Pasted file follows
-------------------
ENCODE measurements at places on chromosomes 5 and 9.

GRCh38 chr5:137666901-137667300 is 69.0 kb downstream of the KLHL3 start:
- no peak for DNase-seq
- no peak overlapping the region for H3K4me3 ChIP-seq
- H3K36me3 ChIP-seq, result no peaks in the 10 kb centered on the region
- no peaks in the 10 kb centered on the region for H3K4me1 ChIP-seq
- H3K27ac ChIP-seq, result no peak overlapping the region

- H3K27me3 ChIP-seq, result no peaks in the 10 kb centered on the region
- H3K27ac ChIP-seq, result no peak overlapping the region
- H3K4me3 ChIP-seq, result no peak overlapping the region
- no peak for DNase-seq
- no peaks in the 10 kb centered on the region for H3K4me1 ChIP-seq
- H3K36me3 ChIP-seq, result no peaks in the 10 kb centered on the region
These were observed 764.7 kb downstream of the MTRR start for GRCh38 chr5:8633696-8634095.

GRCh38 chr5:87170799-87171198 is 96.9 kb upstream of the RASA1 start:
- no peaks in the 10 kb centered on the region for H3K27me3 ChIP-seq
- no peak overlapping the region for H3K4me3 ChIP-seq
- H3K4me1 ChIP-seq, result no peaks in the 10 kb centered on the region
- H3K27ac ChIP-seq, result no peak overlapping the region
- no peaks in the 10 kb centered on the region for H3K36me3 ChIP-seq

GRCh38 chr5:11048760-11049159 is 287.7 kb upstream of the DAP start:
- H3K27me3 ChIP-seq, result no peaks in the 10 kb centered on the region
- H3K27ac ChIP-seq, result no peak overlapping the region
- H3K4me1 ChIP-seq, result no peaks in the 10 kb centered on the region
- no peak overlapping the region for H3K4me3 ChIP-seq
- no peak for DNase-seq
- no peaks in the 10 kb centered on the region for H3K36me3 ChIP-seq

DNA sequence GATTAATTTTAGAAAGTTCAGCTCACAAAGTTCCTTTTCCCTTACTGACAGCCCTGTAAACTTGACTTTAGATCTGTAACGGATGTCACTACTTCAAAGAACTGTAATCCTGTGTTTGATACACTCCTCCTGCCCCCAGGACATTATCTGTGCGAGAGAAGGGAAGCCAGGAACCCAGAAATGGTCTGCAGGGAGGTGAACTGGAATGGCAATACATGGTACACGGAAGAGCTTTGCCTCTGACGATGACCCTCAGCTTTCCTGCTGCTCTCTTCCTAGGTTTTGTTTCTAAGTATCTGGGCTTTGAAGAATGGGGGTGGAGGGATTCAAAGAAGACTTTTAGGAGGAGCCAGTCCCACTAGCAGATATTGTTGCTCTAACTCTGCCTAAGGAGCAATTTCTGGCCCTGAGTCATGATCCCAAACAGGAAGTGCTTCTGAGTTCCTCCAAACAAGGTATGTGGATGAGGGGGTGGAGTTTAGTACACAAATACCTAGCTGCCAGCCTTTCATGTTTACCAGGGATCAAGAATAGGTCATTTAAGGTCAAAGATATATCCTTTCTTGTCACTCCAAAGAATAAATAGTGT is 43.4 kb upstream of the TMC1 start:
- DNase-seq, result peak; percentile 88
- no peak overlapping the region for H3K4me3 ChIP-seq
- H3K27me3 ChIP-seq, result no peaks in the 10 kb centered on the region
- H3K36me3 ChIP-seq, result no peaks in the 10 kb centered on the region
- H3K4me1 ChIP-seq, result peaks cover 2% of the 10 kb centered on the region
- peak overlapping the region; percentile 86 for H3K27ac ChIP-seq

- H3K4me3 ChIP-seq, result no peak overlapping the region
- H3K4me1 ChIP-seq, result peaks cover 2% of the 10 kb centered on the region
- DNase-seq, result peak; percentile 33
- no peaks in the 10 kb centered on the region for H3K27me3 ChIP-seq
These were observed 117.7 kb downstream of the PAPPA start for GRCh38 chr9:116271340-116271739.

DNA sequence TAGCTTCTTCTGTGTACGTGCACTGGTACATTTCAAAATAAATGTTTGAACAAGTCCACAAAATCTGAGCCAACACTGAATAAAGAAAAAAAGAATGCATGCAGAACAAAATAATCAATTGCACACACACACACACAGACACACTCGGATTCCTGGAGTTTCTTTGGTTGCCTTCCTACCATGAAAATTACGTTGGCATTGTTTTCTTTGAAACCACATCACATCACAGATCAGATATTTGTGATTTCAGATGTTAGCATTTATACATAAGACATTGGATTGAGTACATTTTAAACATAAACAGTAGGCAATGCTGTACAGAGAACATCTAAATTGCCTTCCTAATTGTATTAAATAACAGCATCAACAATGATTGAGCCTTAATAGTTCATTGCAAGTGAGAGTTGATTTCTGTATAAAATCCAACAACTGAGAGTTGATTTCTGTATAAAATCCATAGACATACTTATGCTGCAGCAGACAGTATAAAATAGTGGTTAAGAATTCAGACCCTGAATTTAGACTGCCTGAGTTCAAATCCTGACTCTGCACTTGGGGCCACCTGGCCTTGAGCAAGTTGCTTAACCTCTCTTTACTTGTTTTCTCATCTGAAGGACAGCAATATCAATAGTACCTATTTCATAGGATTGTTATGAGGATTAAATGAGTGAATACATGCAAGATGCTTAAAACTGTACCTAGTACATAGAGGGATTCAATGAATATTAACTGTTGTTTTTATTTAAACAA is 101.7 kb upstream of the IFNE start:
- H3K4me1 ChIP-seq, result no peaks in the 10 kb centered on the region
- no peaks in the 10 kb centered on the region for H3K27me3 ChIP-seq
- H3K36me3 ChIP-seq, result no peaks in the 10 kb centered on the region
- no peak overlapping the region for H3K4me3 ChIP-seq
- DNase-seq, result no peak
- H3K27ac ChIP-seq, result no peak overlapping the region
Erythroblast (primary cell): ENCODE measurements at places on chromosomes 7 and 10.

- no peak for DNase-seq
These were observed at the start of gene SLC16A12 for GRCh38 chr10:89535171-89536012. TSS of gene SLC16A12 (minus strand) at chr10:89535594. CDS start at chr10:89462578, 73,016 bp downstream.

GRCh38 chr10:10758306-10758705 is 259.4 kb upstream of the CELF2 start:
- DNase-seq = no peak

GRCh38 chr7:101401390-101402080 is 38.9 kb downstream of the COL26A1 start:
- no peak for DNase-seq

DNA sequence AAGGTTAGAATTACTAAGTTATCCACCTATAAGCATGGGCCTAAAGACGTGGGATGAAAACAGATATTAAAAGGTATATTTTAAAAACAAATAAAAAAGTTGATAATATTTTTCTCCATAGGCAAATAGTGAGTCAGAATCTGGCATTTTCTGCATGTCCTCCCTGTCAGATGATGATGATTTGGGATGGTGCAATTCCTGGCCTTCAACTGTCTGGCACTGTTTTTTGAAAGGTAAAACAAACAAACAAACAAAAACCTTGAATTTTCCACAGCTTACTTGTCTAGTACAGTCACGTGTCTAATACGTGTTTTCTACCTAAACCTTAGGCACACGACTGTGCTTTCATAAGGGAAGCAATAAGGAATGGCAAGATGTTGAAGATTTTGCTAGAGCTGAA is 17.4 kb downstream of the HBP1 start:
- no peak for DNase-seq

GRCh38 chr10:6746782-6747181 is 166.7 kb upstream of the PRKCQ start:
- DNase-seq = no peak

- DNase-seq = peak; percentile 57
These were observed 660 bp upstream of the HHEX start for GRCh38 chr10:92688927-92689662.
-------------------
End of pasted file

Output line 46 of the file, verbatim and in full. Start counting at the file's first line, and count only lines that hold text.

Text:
- H3K27ac ChIP-seq, result no peak overlapping the region